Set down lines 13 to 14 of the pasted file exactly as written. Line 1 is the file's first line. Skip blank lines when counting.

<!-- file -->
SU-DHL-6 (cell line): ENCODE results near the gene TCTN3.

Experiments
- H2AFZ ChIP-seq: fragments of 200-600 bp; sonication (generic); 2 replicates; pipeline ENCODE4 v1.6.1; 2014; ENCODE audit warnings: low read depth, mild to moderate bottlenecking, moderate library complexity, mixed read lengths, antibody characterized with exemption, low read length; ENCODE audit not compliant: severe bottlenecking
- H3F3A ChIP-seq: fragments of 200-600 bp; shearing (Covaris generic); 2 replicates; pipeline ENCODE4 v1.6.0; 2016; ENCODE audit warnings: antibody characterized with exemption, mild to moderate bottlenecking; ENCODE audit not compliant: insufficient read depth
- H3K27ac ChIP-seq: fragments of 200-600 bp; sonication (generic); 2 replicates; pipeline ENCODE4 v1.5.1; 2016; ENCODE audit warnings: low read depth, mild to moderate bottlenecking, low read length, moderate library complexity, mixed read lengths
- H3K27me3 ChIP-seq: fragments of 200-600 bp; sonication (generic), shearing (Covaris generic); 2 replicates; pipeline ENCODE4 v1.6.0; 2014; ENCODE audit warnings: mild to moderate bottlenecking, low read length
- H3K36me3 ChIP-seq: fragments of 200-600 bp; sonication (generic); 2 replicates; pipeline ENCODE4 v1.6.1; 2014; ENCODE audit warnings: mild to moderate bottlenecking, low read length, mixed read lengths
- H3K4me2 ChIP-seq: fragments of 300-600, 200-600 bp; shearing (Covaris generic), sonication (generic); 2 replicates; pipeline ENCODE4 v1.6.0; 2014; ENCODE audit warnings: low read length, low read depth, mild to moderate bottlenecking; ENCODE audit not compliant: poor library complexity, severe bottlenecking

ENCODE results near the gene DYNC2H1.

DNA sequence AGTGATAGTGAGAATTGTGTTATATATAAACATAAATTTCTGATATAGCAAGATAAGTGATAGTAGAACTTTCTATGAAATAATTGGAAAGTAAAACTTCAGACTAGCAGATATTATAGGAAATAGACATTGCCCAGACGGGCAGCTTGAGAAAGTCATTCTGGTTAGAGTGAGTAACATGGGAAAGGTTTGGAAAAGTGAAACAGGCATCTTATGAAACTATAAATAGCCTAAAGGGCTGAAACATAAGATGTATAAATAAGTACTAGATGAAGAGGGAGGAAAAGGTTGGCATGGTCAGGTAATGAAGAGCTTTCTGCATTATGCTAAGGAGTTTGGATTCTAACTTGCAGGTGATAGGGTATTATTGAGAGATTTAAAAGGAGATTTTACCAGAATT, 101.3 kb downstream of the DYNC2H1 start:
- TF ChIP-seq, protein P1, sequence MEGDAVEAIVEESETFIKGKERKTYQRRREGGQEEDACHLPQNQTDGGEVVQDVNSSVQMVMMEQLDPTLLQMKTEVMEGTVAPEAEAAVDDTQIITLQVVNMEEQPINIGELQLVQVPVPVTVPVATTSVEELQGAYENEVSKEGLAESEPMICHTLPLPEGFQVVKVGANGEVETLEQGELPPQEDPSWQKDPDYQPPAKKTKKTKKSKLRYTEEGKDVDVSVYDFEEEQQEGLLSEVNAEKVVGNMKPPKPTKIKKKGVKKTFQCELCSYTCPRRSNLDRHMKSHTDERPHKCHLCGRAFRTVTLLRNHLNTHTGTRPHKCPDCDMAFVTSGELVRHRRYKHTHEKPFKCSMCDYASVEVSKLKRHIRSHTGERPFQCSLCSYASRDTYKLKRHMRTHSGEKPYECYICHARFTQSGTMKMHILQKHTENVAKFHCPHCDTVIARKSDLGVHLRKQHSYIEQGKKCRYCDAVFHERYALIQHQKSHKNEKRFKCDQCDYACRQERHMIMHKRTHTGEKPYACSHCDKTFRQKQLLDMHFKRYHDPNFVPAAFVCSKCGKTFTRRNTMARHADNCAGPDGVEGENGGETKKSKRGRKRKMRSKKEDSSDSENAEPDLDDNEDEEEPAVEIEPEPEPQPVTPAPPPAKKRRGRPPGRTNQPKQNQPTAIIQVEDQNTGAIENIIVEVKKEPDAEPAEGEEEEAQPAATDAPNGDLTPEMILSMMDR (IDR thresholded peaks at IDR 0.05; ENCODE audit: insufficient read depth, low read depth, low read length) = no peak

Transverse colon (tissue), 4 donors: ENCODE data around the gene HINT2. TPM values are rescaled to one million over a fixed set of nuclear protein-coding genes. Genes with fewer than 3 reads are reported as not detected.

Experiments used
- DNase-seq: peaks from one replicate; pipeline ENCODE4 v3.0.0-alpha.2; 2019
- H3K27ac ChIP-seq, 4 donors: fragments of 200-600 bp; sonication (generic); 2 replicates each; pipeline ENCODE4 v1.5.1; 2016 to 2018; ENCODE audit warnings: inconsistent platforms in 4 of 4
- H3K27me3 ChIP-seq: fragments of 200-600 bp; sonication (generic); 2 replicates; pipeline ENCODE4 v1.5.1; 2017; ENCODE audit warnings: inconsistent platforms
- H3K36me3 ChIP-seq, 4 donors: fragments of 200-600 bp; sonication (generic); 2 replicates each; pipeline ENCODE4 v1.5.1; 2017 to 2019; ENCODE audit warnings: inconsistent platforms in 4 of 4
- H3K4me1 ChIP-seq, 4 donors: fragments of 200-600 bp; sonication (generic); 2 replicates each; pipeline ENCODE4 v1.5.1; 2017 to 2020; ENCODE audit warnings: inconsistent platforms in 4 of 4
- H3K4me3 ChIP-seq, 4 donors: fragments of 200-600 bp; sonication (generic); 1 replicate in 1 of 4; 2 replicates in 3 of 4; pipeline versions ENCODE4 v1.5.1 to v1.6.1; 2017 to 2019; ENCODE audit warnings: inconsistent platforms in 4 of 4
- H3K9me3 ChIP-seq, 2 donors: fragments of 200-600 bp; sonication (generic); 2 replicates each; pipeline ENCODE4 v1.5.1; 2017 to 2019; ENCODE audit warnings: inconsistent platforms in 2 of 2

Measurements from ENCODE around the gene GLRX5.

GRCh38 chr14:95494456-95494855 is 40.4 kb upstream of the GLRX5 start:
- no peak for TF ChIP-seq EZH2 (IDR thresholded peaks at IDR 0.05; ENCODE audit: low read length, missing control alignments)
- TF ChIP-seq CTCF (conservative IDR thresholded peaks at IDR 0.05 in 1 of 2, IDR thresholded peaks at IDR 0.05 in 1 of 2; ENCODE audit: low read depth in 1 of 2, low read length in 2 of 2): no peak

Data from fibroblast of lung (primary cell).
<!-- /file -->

Experiments used
- DNase-seq: peaks from one replicate; pipeline ENCODE4 v3.0.0-alpha.2; 2019